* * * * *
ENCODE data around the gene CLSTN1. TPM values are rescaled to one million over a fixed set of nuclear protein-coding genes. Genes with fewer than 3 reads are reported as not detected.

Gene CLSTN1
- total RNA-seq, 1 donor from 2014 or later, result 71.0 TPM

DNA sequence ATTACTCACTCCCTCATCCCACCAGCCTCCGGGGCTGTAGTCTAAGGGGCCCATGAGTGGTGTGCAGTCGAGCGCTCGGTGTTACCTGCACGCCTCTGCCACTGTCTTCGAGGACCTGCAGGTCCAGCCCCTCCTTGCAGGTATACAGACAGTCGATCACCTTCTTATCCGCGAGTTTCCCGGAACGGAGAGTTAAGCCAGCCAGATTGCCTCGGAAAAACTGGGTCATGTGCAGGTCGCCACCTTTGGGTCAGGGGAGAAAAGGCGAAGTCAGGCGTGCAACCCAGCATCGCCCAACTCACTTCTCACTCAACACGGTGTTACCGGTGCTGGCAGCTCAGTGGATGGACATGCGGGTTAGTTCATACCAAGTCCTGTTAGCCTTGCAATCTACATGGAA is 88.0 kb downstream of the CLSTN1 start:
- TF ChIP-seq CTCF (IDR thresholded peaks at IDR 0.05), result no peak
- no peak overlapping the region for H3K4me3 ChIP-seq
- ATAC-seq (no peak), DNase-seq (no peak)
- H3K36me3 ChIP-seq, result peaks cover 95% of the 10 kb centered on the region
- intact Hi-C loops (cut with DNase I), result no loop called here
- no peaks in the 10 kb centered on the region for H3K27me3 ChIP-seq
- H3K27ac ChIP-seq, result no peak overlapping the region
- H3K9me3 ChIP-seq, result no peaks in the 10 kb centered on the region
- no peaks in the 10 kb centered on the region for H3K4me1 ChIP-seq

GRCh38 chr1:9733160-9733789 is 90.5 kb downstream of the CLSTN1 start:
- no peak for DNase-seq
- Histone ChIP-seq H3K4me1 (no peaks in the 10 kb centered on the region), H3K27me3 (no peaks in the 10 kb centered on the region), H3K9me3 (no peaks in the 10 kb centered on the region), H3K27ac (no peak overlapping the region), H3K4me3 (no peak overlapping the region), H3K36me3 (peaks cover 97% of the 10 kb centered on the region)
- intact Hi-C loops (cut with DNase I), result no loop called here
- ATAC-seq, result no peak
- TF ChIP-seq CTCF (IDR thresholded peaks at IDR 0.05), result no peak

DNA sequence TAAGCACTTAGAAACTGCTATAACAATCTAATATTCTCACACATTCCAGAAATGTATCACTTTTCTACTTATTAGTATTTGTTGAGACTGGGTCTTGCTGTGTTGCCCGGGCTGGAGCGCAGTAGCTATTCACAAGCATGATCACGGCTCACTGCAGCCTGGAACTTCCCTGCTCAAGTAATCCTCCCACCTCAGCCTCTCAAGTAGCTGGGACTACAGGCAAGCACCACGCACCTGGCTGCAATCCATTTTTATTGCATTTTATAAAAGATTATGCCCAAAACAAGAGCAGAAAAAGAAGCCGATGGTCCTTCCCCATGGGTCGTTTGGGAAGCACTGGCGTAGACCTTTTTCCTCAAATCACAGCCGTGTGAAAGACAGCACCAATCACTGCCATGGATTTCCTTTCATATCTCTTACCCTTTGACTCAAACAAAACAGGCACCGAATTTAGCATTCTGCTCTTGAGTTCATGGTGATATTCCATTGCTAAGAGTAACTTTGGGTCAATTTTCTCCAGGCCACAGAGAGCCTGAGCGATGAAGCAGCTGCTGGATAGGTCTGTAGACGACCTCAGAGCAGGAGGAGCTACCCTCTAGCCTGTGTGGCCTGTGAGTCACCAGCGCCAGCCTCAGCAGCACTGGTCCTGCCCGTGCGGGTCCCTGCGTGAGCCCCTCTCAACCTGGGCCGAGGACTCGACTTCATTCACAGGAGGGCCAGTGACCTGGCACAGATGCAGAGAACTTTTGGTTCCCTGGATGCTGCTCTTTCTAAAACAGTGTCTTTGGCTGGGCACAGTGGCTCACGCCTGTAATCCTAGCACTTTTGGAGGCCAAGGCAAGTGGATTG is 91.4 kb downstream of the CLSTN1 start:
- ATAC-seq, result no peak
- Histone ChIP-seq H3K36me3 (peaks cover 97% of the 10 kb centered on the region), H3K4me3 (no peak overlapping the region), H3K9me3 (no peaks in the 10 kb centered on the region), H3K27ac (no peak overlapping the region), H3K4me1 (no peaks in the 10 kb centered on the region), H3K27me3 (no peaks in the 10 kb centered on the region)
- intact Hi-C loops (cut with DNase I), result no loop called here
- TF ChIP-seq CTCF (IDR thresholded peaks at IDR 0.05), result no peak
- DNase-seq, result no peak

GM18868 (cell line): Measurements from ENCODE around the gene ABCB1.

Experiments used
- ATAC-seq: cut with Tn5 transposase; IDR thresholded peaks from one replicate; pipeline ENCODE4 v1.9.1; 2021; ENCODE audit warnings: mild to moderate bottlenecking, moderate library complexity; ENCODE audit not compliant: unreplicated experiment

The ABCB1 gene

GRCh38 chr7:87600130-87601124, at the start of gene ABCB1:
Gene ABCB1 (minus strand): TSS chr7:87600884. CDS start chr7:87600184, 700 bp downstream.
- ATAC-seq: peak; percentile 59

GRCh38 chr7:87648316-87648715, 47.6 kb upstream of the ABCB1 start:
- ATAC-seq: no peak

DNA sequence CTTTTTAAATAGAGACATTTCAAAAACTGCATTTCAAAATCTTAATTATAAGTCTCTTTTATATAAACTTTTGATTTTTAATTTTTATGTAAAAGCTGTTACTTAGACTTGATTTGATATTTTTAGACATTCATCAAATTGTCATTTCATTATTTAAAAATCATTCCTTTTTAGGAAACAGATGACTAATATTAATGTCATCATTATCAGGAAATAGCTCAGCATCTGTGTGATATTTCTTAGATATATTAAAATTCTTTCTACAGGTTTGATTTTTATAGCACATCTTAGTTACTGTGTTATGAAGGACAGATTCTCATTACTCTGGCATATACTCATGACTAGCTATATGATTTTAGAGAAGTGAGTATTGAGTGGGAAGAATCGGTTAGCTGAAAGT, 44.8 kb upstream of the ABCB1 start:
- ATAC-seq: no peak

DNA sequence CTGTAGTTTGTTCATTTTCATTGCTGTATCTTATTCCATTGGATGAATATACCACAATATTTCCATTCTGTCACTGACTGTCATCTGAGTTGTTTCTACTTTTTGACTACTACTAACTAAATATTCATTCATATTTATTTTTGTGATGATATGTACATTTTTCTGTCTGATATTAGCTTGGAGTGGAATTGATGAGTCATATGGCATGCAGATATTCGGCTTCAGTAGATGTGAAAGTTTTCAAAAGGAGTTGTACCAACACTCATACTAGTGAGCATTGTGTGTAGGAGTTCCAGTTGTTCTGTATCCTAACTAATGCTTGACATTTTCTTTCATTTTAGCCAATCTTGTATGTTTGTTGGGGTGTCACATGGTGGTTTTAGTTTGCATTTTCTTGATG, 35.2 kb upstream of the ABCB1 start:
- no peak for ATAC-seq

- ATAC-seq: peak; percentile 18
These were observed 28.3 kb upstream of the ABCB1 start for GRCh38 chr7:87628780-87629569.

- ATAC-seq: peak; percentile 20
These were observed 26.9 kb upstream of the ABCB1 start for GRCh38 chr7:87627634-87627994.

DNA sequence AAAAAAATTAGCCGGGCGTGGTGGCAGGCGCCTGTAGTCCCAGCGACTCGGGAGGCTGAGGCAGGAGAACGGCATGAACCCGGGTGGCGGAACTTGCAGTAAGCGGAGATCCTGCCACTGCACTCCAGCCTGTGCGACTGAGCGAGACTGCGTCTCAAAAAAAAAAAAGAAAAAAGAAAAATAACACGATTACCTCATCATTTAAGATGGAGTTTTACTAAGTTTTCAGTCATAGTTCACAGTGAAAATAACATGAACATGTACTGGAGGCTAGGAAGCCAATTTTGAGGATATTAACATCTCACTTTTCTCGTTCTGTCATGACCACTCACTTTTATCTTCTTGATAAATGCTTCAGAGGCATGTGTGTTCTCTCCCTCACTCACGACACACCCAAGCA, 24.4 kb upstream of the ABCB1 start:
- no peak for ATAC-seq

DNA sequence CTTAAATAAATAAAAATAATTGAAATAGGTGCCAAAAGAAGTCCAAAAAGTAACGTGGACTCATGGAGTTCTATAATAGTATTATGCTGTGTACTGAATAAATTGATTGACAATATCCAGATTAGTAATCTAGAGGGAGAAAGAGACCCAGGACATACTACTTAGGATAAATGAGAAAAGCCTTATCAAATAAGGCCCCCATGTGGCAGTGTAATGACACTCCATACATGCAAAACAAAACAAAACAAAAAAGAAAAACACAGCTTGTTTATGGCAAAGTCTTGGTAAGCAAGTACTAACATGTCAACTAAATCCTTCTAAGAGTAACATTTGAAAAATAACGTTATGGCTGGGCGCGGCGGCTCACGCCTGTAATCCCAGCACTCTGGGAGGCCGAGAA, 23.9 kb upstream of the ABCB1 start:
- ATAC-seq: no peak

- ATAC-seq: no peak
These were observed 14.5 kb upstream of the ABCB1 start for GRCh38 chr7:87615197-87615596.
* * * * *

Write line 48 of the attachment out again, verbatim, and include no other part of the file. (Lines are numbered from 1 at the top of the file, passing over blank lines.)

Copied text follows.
These were observed 14.5 kb upstream of the ABCB1 start for GRCh38 chr7:87615197-87615596.